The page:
Bible Study from Calvary Chapel Newberg
with Tom Fuller
Don't Panic and Don't Check Out
Paul ends his second letter to the Thessalonians by making two strong exhortations: 1) don’t let anyone or anything dissuade you from living out and sharing the gospel and 2) don’t let the expected Day of the Lord dissuade you from living responsibly in this present age.
Paul has just completed a section where he outlined what must take place before the Lord Jesus returns to rapture His church off planet earth and then touch down in Jerusalem and begin His thousand-year reign. This kind of information is very exciting and could lead to two things:
- If Jesus is coming back soon I guess I shouldn’t worry about sharing my faith
- If Jesus is coming back soon I guess I needn’t worry about working to make money
In the final verses of Chapter 2 and through Chapter 3, Paul combats these tendencies and gives us some great encouragement about how to live in this age, with an eye to the coming one.
13 – 14
Encapsulated in these two verses are really the balance between the Calvinist and Armenian positions when it comes to salvation. Calvinists sway strongly towards election—that God chooses who He will bring into His kingdom and there’s not anything we can do to enter that decision. Armenians argue that we have free will and so we are the ones who choose God, who makes salvation available to anyone who will receive it.
Here I think we get both sides of that coin. We see God “choosing” from the beginning for salvation through that transformation of character the Bible calls “sanctification.” But later in verse 13 we see “belief in the truth” and in verse 14 we see that God made this call “through our gospel. So that you might obtain glory.” This is clearly something that we do in response to hearing the gospel.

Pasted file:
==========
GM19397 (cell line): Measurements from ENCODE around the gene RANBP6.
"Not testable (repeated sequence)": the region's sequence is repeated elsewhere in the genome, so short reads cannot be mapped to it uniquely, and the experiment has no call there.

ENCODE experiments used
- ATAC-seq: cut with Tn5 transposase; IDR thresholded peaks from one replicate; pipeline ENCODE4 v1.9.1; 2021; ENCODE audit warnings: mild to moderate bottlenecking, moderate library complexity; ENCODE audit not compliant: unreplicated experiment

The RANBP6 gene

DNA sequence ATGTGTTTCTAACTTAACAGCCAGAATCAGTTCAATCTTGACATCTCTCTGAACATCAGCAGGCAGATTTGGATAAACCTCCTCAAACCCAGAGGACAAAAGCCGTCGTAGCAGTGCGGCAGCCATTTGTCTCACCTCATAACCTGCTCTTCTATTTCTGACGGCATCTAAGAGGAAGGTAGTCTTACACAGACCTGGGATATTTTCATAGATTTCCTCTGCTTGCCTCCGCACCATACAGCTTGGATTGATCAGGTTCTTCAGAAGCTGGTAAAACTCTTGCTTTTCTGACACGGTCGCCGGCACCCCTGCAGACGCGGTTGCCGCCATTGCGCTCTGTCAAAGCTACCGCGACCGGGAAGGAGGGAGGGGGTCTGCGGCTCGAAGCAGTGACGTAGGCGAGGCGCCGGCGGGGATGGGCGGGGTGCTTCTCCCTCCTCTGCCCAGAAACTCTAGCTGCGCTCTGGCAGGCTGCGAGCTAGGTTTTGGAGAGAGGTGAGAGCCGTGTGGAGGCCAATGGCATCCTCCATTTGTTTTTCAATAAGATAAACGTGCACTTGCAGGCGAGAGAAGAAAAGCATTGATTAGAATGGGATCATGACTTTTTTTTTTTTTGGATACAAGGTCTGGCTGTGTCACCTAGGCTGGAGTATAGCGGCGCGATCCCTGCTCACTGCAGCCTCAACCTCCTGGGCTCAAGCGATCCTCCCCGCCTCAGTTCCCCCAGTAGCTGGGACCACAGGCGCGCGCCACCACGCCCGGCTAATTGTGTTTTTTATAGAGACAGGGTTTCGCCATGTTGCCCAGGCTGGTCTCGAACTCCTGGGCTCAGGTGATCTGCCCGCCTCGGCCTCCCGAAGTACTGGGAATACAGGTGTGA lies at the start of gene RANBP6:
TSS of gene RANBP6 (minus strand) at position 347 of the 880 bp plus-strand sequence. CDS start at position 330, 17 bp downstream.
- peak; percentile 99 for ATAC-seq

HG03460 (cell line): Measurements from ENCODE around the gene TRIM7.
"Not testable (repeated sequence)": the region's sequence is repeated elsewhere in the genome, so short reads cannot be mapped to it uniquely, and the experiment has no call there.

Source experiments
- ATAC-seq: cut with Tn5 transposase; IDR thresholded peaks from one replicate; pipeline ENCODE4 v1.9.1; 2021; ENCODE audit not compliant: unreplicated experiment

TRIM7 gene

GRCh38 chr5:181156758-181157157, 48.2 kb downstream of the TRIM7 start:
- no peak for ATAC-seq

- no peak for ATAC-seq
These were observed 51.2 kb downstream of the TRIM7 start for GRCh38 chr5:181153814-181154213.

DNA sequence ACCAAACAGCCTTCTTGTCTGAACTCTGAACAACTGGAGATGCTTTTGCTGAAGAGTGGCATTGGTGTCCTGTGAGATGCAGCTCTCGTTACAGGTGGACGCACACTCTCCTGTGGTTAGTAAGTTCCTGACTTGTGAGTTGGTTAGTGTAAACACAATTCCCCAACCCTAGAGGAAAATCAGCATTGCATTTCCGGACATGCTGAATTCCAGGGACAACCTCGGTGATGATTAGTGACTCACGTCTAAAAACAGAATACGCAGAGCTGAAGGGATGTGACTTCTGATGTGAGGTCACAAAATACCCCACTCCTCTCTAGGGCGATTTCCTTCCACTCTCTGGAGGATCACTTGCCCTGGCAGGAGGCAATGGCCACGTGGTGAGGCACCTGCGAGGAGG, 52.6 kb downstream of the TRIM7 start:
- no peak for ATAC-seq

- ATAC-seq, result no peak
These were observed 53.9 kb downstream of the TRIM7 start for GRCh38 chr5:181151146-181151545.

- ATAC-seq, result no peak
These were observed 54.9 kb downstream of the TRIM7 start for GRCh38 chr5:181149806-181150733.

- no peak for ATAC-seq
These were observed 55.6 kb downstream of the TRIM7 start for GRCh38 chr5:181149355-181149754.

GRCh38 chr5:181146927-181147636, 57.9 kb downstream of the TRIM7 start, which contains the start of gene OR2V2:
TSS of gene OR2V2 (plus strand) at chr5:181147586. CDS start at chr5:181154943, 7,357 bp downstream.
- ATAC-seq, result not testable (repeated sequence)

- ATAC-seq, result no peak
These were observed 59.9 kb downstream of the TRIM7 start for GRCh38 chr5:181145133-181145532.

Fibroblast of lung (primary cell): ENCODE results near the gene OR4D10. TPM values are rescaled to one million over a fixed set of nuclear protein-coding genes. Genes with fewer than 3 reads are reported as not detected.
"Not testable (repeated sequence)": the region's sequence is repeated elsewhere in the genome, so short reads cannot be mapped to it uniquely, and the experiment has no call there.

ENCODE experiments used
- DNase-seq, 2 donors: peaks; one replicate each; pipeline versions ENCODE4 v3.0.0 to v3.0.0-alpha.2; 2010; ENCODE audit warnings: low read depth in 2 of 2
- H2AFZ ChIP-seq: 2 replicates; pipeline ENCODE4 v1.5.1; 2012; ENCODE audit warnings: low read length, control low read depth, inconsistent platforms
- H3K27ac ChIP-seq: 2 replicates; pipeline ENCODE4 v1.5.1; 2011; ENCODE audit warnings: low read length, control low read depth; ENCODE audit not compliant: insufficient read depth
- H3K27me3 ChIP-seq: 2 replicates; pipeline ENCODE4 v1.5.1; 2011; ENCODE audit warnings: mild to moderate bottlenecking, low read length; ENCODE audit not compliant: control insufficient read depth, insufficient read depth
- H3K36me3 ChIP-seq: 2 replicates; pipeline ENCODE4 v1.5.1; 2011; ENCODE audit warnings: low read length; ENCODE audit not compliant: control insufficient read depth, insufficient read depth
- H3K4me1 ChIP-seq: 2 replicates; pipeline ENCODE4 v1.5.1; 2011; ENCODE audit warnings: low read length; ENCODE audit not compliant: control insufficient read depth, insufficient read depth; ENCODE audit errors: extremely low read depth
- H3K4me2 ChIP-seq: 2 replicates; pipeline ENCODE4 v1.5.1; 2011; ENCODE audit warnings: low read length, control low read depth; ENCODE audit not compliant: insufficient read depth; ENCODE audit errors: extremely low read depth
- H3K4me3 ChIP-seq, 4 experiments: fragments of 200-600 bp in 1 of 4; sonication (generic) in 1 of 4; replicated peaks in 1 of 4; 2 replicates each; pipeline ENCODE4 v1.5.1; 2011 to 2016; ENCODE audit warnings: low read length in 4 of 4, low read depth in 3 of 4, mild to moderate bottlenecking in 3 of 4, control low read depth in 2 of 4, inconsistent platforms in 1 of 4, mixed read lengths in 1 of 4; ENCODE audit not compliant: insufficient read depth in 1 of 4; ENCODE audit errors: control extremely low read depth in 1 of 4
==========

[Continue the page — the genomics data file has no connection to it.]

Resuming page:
For lack of time I can’t go into much detail here but suffice it to say that Calvary Chapel has mostly gone down the middle on the issue of election vs. free will. One pastor put it this way: “God makes choices and we make choices”.
I think what’s most important is to realize that 1) God does not wish to punish anyone and wants everyone to be with Him but 2) no one can apart from the saving work of Jesus the Messiah. A person who comes to that relationship gets there by God’s call and by a listening ear—both are important I think.
15 – 17
Paul is contrasting the Thessalonians with those who will believe the delusion that you don’t need Jesus, and in fact, everything that is the character of God should be thrown out. That’s the pressure of the culture around us and was for them as well. Paul says to “stand firm” and hold onto the truths of the gospel either the in-person talks that he gave or the letter he sent (1 Thessalonians).
Paul’s benediction in verses 16 and 17 is meant to encourage them that despite tough circumstances and pressure from the culture they need to know the encouragement and hope that comes from a relationship with the Lord. His prayer is that would have encouragement and strength for “every good work and word” which comes back to my opening—that it is vital to keep sharing the gospel and living a good, responsible life as an example.
3:1 – 5
This is a great prayer for all of us—that the gospel, “the Lord’s message” may be honored, not ridiculed. Secondly, he asks for prayer for deliverance—knowing that there are many, inspired by the Devil, who will want to thwart the gospel at any and every turn.
So, Paul then turns that prayer back to the Thessalonians: that they too will find strength and deliverance from the evil one.
Despite their concerns, despite the confusion over the Second Coming, Paul is confident that they will continue to be about the business of God’s kingdom. His final prayer is that they find God’s love and Christ’s endurance. That’s what we all really need, isn’t it? We need to know that no matter what we face, God loves us eternally and that because Jesus faced His trials with endurance, so can we.
Hebrews 12:1 “Let us run with endurance the race that lies before us.”
So, there’s one more issue Paul needs to address—to those that are not seemingly running the race at all anymore but have checked out.
6 – 13
Apparently, some in the Thessalonian church had decided that since Jesus was coming back soon, they’d quit their jobs and just sit around waiting. When He didn’t come, instead of going back to work, they began to rely on the church for support.